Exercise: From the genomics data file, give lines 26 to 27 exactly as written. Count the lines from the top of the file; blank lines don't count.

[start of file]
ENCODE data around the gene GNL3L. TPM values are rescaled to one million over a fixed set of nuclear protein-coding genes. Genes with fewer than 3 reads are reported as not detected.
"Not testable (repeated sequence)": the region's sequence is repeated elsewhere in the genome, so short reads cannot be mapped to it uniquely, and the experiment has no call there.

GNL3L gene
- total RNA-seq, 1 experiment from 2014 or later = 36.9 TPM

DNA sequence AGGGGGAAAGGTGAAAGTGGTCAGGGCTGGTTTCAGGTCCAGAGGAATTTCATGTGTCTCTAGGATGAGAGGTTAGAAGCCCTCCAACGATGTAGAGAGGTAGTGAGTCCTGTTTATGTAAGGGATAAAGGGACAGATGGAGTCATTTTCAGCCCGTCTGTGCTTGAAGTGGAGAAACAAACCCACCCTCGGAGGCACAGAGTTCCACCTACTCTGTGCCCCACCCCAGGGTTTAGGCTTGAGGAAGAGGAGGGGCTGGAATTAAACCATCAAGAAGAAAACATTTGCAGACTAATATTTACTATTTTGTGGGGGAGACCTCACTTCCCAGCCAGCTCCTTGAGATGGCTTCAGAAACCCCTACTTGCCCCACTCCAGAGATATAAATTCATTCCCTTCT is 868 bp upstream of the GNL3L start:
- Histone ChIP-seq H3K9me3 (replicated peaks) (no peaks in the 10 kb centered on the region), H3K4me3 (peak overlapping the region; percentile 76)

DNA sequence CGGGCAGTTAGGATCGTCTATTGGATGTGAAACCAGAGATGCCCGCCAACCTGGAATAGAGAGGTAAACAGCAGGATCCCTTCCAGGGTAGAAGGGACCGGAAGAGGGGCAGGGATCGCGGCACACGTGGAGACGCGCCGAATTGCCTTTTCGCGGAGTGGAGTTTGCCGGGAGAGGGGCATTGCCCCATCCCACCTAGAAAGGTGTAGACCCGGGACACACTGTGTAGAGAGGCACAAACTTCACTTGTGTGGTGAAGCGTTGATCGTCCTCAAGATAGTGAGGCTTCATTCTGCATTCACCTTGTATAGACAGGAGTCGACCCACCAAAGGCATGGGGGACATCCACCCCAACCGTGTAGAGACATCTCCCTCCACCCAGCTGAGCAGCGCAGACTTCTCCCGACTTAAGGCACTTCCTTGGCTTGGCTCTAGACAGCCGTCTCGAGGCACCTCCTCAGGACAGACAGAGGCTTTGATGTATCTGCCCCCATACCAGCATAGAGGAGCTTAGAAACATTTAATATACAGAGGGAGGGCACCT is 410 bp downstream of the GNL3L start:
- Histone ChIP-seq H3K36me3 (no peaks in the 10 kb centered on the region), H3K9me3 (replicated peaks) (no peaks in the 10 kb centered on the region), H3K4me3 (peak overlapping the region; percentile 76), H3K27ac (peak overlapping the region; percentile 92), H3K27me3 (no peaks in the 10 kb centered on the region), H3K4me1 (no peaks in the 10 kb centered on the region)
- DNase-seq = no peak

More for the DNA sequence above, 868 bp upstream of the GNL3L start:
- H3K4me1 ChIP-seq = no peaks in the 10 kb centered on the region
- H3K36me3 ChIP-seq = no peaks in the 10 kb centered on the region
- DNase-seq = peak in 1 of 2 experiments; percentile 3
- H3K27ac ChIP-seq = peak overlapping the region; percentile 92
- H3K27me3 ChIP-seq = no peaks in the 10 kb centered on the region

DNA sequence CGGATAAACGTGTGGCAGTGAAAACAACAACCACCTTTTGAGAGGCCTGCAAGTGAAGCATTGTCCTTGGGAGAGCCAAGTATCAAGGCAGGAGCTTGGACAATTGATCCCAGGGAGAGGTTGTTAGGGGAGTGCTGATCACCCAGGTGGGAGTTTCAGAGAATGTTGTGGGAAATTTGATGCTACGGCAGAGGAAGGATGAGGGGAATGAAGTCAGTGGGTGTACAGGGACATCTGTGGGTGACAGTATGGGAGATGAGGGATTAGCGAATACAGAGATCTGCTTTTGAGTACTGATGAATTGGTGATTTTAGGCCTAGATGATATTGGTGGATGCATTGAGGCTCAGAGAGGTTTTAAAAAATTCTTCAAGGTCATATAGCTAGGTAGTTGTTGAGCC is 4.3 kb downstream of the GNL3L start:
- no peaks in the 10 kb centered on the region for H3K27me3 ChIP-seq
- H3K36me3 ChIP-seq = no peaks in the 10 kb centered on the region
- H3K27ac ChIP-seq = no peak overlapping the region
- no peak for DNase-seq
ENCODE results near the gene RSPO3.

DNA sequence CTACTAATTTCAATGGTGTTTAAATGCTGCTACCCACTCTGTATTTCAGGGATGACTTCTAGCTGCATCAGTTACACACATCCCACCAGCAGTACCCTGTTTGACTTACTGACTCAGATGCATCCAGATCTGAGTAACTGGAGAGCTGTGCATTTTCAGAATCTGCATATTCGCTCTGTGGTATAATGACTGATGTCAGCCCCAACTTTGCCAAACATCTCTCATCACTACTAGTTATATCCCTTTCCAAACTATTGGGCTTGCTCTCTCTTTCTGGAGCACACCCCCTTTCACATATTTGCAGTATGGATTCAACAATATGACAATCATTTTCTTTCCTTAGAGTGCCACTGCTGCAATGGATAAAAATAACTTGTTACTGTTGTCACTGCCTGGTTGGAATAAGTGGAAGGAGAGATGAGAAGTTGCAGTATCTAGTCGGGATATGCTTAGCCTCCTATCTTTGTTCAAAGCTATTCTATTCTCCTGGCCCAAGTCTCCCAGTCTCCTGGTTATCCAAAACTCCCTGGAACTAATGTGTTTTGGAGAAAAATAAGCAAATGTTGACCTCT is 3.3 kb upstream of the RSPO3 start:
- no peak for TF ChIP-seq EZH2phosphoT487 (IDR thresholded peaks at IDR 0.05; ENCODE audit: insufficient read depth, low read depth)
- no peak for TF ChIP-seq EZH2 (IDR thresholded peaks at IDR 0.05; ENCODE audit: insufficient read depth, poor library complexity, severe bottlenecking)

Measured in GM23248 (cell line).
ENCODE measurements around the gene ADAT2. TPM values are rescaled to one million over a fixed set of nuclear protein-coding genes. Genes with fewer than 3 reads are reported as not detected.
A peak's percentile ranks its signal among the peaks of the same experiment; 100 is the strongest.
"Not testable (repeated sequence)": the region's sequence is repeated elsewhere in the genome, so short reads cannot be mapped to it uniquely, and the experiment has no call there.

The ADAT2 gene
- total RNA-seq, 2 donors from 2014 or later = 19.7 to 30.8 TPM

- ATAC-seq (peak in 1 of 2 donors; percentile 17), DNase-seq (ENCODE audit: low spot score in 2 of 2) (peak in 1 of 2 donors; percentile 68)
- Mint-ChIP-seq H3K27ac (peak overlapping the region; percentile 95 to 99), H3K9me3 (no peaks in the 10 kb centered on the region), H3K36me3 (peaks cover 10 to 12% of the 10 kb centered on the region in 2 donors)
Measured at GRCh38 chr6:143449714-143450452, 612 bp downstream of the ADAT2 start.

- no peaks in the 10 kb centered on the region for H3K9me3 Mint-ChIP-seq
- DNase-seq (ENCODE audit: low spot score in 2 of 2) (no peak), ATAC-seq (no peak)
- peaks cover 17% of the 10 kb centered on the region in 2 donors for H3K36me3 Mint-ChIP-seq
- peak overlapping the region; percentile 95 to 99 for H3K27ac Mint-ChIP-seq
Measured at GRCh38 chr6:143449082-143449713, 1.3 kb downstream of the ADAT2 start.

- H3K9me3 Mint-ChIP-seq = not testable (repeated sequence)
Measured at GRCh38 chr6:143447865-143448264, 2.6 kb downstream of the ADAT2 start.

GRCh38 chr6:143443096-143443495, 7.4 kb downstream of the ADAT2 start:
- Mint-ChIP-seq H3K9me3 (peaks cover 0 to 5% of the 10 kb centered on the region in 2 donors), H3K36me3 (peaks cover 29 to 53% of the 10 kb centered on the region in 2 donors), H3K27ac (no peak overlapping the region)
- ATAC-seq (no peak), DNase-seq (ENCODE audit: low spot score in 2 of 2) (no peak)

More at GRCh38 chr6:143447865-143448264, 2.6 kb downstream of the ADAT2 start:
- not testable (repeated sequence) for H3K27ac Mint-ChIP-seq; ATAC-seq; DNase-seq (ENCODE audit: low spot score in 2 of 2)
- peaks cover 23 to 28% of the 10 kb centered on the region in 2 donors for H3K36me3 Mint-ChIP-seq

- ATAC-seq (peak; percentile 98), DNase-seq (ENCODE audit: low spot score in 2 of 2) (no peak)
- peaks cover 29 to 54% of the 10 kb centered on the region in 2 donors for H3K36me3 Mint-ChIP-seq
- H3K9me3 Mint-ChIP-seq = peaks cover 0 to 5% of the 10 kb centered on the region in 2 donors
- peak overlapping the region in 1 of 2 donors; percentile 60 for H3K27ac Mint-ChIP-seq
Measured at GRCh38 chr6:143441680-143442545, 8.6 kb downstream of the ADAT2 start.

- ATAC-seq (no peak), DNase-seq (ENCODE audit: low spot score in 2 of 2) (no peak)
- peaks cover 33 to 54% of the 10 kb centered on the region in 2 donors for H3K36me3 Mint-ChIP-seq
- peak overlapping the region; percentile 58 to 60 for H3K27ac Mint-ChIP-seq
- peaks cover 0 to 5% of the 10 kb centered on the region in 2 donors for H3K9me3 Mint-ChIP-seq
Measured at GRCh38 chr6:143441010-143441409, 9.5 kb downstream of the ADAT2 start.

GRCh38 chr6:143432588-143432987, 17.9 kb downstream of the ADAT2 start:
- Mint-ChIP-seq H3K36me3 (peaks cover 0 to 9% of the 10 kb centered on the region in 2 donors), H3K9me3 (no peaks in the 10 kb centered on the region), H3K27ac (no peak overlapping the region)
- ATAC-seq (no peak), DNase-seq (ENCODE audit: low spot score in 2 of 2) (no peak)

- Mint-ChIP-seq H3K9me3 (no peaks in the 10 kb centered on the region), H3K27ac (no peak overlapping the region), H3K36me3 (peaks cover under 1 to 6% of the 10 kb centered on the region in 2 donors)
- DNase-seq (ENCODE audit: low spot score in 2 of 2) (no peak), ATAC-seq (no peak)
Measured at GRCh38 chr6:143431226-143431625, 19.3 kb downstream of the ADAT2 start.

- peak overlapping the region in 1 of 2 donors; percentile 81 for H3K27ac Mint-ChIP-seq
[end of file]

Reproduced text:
ENCODE measurements around the gene ADAT2. TPM values are rescaled to one million over a fixed set of nuclear protein-coding genes. Genes with fewer than 3 reads are reported as not detected.
A peak's percentile ranks its signal among the peaks of the same experiment; 100 is the strongest.